TB: So, I taught the basic radio operations parts, and then I taught the net control sessions. We even simulated a net using Zoom. We had to change things around a little bit, but we managed to do it. Again, it wasn’t quite as nice as the real thing where you’re actually checking into a real net like we did last year with the Handiham net or the PICOnet, but still, I think it gave people an idea of how all that works.
TB: And then I did a little section on emergency communication, and then Friday, in the last sessions, I did an overview with logging. And again, I was really, really worried about that because I didn’t know how we could get the N3FJP logging software to play with Zoom. But it sort of did. I had to jury-rig things here and there, and I know it wasn’t probably very elegant, but at least it worked, and people got an idea of logging and the various logging possibilities, and how something like the N3FJP software works, and what you can do with it.
TB: So, overall, I think it was an absolutely excellent week. I really do, and I’m saying that honestly. And I think especially, since you consider that it was the first time we did anything like that. And we’ve all learned things, and now for the next time around, we’ll put those lessons into effect and make it even better.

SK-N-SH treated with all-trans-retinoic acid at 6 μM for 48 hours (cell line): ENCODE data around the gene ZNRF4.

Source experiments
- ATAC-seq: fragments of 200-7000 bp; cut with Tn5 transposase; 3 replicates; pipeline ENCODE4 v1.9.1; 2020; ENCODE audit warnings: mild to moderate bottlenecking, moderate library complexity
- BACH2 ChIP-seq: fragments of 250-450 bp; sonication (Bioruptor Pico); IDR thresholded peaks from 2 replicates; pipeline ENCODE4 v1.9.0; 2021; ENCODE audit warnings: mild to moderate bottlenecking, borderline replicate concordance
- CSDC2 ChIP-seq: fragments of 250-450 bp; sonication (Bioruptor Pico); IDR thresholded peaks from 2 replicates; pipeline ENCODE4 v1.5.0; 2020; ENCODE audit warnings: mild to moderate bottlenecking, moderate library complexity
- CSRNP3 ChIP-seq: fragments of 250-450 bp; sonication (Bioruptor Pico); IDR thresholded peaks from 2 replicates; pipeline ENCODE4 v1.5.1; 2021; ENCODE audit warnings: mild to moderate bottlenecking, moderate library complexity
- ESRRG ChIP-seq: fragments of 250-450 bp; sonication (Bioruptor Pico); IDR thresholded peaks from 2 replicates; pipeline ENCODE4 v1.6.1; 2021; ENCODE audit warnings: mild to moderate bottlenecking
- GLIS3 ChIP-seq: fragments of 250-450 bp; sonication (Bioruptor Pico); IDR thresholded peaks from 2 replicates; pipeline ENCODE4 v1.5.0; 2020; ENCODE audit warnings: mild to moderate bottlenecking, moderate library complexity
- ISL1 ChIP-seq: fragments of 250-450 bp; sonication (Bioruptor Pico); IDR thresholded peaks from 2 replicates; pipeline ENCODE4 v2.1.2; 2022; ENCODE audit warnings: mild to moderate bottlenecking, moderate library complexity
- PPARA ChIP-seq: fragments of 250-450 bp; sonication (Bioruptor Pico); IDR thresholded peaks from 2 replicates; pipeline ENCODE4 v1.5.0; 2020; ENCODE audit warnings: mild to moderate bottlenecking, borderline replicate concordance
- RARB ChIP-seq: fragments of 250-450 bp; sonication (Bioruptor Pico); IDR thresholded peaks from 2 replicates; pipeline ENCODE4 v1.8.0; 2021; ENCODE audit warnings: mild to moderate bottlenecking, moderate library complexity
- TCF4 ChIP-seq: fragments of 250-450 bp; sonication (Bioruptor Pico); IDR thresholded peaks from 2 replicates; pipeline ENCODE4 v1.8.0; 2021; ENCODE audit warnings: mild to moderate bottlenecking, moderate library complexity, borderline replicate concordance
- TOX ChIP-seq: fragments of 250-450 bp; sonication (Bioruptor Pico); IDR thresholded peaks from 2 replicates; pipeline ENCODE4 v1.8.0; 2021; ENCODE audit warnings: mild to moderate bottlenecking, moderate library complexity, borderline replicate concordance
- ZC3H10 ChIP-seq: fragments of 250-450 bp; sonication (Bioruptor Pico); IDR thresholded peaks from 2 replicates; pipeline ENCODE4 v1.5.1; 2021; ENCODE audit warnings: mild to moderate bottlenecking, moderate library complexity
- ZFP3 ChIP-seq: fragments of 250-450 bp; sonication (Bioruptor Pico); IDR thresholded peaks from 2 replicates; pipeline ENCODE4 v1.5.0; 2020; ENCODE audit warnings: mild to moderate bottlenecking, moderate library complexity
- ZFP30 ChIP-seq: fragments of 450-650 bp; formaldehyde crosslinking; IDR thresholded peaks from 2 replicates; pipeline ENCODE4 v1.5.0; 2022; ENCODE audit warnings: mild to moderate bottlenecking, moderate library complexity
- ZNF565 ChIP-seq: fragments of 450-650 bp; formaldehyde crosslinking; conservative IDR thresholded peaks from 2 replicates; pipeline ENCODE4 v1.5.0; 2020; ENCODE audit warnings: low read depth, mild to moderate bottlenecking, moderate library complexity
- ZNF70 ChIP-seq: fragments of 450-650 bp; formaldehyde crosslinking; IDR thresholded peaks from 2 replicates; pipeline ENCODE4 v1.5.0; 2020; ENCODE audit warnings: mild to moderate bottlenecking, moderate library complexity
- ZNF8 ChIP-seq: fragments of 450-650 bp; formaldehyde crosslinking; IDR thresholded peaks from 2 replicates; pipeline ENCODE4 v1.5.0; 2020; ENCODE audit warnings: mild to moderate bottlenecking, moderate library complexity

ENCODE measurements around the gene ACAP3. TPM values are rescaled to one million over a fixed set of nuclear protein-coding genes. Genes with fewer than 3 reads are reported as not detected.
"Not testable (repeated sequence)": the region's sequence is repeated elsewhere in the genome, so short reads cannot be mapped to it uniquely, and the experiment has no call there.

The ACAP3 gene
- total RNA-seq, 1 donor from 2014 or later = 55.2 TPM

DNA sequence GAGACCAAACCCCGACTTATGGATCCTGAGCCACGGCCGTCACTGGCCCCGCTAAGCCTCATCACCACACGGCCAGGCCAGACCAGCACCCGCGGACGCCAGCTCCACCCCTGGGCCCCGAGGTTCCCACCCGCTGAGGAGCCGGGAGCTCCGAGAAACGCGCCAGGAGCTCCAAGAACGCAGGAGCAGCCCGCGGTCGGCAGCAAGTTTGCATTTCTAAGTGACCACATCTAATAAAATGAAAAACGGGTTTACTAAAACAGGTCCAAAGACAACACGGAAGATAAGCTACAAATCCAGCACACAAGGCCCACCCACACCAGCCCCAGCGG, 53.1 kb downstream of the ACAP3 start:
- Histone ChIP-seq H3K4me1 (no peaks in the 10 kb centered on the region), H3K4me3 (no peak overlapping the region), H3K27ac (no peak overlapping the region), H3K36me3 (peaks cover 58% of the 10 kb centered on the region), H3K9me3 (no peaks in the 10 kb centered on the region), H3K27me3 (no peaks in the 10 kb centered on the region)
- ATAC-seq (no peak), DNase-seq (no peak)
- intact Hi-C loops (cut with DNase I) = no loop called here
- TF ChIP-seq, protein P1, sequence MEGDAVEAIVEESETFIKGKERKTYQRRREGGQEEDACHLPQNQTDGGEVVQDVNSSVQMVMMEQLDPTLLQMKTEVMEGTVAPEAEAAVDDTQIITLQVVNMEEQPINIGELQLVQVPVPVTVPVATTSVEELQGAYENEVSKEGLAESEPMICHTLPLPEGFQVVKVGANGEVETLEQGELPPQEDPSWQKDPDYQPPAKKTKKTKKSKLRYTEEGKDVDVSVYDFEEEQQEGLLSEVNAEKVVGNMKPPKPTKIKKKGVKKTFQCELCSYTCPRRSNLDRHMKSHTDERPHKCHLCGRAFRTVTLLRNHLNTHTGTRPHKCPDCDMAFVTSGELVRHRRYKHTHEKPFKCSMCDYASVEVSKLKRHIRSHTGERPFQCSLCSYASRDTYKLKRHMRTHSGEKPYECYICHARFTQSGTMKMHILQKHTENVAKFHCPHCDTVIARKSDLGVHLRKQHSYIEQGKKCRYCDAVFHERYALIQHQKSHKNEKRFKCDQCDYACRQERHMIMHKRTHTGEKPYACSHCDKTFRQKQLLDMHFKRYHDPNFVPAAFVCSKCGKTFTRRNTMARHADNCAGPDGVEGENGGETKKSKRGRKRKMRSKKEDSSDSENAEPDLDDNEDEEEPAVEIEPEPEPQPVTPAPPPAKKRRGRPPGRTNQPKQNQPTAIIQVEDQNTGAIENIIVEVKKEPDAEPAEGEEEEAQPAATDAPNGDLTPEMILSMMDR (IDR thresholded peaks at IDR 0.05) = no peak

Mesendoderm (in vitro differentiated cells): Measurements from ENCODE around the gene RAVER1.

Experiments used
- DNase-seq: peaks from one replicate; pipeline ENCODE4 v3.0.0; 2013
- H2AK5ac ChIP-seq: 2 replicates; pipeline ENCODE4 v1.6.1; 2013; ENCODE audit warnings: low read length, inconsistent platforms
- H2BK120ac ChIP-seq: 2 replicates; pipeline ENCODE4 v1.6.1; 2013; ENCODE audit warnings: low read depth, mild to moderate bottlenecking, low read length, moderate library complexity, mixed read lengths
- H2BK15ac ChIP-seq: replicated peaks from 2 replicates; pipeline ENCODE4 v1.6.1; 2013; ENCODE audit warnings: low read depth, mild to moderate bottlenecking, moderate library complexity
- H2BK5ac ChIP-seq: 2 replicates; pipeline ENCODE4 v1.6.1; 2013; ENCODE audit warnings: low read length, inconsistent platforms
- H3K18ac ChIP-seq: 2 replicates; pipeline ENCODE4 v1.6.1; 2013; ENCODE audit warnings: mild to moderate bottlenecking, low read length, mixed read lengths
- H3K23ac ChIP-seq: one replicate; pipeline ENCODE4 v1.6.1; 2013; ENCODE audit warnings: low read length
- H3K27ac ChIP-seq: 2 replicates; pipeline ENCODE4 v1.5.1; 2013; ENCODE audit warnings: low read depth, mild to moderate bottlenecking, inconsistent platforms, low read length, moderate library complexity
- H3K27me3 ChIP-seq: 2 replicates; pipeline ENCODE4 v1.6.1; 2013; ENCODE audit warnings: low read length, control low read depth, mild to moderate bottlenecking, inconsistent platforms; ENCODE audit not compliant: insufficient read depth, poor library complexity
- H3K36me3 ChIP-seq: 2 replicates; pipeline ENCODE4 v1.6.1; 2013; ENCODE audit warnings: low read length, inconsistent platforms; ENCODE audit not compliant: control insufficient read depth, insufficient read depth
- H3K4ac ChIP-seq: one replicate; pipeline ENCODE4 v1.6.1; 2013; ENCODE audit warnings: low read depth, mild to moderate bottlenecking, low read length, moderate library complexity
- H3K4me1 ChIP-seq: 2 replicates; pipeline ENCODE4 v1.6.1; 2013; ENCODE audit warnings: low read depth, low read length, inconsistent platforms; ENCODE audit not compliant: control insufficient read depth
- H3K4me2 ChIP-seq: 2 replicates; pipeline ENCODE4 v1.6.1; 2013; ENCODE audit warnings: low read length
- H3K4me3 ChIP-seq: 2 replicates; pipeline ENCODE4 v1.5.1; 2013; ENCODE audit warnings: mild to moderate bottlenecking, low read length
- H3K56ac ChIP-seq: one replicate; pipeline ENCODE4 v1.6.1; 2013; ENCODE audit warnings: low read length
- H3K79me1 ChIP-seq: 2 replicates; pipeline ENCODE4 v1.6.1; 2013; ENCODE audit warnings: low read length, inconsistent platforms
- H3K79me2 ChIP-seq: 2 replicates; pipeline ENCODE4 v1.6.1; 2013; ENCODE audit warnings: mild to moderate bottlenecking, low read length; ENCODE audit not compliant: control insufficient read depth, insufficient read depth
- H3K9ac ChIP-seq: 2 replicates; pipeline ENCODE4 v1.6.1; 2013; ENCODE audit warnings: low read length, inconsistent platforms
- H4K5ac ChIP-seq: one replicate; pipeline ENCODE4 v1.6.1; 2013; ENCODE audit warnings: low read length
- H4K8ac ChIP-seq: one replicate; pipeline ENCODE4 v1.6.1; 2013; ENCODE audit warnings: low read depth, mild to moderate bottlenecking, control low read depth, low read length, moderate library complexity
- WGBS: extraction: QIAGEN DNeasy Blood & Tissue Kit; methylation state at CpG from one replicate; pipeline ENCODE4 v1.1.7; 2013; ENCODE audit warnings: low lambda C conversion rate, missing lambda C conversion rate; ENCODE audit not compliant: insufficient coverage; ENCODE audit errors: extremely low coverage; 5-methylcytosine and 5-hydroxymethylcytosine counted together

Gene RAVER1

LM: That’s the nice thing about looking back on what you do, and you can find out what went well, what do we want to continue, what do we want to improve. But I really thought the participants did a great job with the first event for the Program on Zoom, and they quickly got the hang of raising their hands and being able to participate in the sessions. And that’s one of the things I really liked about this platform is that it was truly interactive. People weren’t just listening, they were participating.
TB: Yep, yep.
LM: John, why don’t you share a bit about what you taught this last week?
JG: Well, I headed up two sessions this last week. The first one was on UHF and VHF simplex and repeaters, and that one was kind of fun for me because I went back and wrote up some notes of my memories when I first got on 2-meters back in 1975 after getting my General Class license. And I told people a little bit about the history of repeaters and how they were originally put together from surplus commercial equipment. Also, I mentioned to people that most operators back then were crystal-controlled, which meant that they had a limited number of channels in their radios.
JG: And then we moved on a little bit to more modern radios. We talked about what is necessary information to have in order to get your radio programmed up to operate on a local repeater. We discussed resources for finding local repeaters and had some really nice questions as a result of that presentation.
JG: The second one that I was involved with was digital communications modes for VHF and UHF that you can operate with a handheld or mobile radio. And we talked about Echolink, IRLP, and Allstar. Those are modes, of course, that can be used with your standard analog radio.